Not exactly great analogies, nor am I supporting the idea that Google can magically pierce the ICANN veil, but if they can then that's how it would work, because it's more like a public utility at this point.

    But what I can say is that I've registered domains with WhoIs enabled from the first moment, and without fail I've had junk snail mail come to me with companies congratulating me on the purchase and trying to get me to add years to it under a different registrar. And when the renewal date comes up they snail mail me some more junk to try to trick me.

    So they've managed to get the info despite the privacy. So either someone can pierce the veil, or more likely and even worse... someone's selling data.

    And we all know data is the currency of the internet and every company is selling data to each other and to the government and to advertisers and to whoever else has the cash to pay the fee.

    And I know damn well Google has the cash.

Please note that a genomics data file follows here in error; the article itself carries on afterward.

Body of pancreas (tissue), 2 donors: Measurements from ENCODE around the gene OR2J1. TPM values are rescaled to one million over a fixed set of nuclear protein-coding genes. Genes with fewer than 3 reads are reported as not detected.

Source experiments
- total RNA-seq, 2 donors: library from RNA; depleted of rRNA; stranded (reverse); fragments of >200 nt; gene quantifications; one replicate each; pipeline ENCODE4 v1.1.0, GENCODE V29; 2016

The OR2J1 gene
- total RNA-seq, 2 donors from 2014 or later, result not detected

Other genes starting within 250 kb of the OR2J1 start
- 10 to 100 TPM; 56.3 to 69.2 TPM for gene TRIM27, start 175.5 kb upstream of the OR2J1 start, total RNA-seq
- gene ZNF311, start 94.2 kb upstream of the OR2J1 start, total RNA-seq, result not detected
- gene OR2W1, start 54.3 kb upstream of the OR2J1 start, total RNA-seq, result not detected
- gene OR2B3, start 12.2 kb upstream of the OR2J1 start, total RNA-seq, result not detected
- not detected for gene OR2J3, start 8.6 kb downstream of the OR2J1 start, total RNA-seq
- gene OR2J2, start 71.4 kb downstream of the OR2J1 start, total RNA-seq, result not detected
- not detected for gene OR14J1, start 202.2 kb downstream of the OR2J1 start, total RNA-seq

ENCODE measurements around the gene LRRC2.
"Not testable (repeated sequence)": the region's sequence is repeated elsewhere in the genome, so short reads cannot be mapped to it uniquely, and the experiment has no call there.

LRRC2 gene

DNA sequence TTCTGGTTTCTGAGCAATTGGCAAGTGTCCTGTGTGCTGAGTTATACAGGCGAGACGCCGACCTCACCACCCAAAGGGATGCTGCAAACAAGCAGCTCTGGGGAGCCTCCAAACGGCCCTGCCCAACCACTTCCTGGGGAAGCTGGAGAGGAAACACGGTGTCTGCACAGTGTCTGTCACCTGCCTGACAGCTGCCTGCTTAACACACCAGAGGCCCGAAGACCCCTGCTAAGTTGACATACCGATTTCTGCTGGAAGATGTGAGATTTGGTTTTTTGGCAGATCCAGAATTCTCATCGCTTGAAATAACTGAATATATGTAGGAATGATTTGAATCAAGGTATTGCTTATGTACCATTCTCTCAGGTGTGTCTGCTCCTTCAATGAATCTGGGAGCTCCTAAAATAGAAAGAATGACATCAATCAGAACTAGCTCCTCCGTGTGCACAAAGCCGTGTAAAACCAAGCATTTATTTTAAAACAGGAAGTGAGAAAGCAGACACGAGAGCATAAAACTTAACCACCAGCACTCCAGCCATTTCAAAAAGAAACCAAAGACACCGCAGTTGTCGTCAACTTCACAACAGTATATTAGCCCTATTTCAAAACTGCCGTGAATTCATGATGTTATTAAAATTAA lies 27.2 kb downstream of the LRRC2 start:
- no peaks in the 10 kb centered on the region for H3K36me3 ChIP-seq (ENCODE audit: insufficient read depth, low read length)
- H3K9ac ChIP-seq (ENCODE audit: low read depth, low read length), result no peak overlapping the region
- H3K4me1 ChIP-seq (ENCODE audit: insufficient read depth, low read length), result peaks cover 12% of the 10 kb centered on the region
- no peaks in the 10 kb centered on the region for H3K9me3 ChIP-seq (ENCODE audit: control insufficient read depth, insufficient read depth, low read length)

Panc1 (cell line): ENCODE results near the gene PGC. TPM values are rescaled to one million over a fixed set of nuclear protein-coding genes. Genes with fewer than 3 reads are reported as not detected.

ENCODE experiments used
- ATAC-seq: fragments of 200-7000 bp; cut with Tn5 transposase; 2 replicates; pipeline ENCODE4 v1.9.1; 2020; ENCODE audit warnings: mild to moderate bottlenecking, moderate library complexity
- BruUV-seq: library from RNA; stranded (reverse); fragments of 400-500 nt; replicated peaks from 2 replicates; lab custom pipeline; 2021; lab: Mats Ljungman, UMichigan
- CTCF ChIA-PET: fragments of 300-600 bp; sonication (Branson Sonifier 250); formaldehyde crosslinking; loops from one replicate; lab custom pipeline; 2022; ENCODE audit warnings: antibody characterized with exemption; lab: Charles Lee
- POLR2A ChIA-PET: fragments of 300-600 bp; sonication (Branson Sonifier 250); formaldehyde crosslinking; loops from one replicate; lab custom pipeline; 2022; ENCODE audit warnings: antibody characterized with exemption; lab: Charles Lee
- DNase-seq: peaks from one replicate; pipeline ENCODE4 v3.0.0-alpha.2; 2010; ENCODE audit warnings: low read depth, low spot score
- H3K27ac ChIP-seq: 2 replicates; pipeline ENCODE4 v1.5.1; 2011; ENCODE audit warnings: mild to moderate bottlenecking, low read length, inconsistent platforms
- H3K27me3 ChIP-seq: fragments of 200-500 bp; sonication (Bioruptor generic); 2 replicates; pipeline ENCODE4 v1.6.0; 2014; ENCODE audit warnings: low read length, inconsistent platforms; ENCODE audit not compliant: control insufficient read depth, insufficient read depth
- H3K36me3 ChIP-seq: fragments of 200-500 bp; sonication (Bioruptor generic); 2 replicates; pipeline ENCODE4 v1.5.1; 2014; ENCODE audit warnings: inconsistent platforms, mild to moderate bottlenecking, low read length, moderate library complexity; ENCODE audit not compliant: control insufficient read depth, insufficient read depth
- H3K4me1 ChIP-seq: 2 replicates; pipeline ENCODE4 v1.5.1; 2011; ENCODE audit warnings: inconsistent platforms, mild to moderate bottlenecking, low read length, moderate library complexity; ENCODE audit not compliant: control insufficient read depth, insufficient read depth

Now they have a plausible reason to request the data, as a "fellow registrar."
     
  10. turbin3

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    turbin3

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    Those are fantastic points @Ryuzaki. The other thing I think gets easily forgotten is, it's people that work for these companies, that horde all this data. People are fallible, and some of them have bad intentions.

    Ideally, this is why I'd prefer restricting certain things so that even those people on the other end have no actual clue who the owner of a particular property is. Maybe it doesn't really matter in the grand scheme of things, but man it sure comforts the OCD. :wink:
     
  11. chanilla

    chanilla

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    Are you saying they're about to find thousands of our old churn and burn domains, camouflaged owned by prominent olympic athletes, paid for with prepaid credit cards from 711, regged on a computer from the local library with a catchall?

    Stop outing bro, this shit is getting serious.

    #justkidding #ohaigoogs :evil:
     
    Last edited: Dec 7, 2017